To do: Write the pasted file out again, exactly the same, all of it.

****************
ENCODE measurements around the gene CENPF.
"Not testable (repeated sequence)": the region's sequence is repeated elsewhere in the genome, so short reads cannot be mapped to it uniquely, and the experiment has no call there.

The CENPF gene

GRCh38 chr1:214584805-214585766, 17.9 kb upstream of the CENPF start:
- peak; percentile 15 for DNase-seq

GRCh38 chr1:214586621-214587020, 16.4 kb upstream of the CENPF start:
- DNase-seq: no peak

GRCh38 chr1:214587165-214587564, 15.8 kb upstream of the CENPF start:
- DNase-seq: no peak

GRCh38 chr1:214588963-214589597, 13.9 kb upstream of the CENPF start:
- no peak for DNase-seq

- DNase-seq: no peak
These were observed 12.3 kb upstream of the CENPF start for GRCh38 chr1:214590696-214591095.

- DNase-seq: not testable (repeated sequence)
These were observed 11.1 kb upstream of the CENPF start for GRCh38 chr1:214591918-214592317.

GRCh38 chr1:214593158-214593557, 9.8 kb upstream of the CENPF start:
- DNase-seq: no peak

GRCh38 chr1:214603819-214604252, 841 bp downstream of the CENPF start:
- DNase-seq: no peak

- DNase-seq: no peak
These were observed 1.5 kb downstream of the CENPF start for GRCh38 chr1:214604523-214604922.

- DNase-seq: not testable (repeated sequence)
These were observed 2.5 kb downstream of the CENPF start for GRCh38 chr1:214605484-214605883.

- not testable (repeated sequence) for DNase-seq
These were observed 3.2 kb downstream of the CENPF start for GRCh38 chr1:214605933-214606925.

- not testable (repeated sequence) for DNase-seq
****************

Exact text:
ENCODE measurements around the gene CENPF.
"Not testable (repeated sequence)": the region's sequence is repeated elsewhere in the genome, so short reads cannot be mapped to it uniquely, and the experiment has no call there.

The CENPF gene

GRCh38 chr1:214584805-214585766, 17.9 kb upstream of the CENPF start:
- peak; percentile 15 for DNase-seq

GRCh38 chr1:214586621-214587020, 16.4 kb upstream of the CENPF start:
- DNase-seq: no peak

GRCh38 chr1:214587165-214587564, 15.8 kb upstream of the CENPF start:
- DNase-seq: no peak

GRCh38 chr1:214588963-214589597, 13.9 kb upstream of the CENPF start:
- no peak for DNase-seq

- DNase-seq: no peak
These were observed 12.3 kb upstream of the CENPF start for GRCh38 chr1:214590696-214591095.

- DNase-seq: not testable (repeated sequence)
These were observed 11.1 kb upstream of the CENPF start for GRCh38 chr1:214591918-214592317.

GRCh38 chr1:214593158-214593557, 9.8 kb upstream of the CENPF start:
- DNase-seq: no peak

GRCh38 chr1:214603819-214604252, 841 bp downstream of the CENPF start:
- DNase-seq: no peak

- DNase-seq: no peak
These were observed 1.5 kb downstream of the CENPF start for GRCh38 chr1:214604523-214604922.

- DNase-seq: not testable (repeated sequence)
These were observed 2.5 kb downstream of the CENPF start for GRCh38 chr1:214605484-214605883.

- not testable (repeated sequence) for DNase-seq
These were observed 3.2 kb downstream of the CENPF start for GRCh38 chr1:214605933-214606925.

- not testable (repeated sequence) for DNase-seq